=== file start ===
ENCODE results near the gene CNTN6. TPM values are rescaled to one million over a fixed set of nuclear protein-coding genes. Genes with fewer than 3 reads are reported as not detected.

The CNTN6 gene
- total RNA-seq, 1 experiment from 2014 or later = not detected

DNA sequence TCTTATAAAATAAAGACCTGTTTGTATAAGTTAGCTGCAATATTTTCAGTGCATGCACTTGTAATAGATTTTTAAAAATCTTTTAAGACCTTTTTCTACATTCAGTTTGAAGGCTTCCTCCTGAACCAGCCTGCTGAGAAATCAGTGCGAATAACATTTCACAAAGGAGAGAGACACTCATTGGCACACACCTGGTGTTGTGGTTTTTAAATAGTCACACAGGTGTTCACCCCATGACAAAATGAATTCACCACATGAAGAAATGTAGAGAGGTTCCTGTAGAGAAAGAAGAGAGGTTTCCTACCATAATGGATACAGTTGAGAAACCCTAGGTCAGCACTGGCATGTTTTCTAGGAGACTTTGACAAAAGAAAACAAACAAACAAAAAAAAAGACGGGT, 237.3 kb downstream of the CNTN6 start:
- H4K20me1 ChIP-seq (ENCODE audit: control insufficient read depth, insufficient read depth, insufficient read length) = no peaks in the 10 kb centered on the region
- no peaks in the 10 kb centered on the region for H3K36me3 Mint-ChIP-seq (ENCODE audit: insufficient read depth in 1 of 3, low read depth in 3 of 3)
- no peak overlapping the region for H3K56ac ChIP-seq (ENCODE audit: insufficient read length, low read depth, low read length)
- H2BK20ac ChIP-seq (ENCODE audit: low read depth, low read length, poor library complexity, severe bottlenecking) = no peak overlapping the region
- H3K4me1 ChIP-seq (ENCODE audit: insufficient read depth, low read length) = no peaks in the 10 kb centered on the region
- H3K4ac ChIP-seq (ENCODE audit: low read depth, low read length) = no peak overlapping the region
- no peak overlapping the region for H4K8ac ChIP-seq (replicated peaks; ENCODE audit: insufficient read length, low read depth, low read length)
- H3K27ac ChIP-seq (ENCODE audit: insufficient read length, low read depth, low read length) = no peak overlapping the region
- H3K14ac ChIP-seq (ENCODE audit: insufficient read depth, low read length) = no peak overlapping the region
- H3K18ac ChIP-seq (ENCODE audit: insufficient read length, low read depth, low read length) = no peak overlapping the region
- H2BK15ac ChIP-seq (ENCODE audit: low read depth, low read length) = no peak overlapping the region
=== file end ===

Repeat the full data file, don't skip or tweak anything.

ENCODE results near the gene CNTN6. TPM values are rescaled to one million over a fixed set of nuclear protein-coding genes. Genes with fewer than 3 reads are reported as not detected.

The CNTN6 gene
- total RNA-seq, 1 experiment from 2014 or later = not detected

DNA sequence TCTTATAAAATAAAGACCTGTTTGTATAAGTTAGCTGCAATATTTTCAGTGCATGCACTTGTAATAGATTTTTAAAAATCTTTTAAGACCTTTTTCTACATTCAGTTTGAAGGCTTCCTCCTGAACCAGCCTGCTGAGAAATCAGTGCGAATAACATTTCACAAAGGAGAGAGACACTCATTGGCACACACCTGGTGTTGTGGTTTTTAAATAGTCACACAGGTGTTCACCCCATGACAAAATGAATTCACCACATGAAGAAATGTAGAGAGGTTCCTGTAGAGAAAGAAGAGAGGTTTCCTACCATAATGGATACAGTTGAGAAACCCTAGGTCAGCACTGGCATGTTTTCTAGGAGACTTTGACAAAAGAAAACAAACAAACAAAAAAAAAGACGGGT, 237.3 kb downstream of the CNTN6 start:
- H4K20me1 ChIP-seq (ENCODE audit: control insufficient read depth, insufficient read depth, insufficient read length) = no peaks in the 10 kb centered on the region
- no peaks in the 10 kb centered on the region for H3K36me3 Mint-ChIP-seq (ENCODE audit: insufficient read depth in 1 of 3, low read depth in 3 of 3)
- no peak overlapping the region for H3K56ac ChIP-seq (ENCODE audit: insufficient read length, low read depth, low read length)
- H2BK20ac ChIP-seq (ENCODE audit: low read depth, low read length, poor library complexity, severe bottlenecking) = no peak overlapping the region
- H3K4me1 ChIP-seq (ENCODE audit: insufficient read depth, low read length) = no peaks in the 10 kb centered on the region
- H3K4ac ChIP-seq (ENCODE audit: low read depth, low read length) = no peak overlapping the region
- no peak overlapping the region for H4K8ac ChIP-seq (replicated peaks; ENCODE audit: insufficient read length, low read depth, low read length)
- H3K27ac ChIP-seq (ENCODE audit: insufficient read length, low read depth, low read length) = no peak overlapping the region
- H3K14ac ChIP-seq (ENCODE audit: insufficient read depth, low read length) = no peak overlapping the region
- H3K18ac ChIP-seq (ENCODE audit: insufficient read length, low read depth, low read length) = no peak overlapping the region
- H2BK15ac ChIP-seq (ENCODE audit: low read depth, low read length) = no peak overlapping the region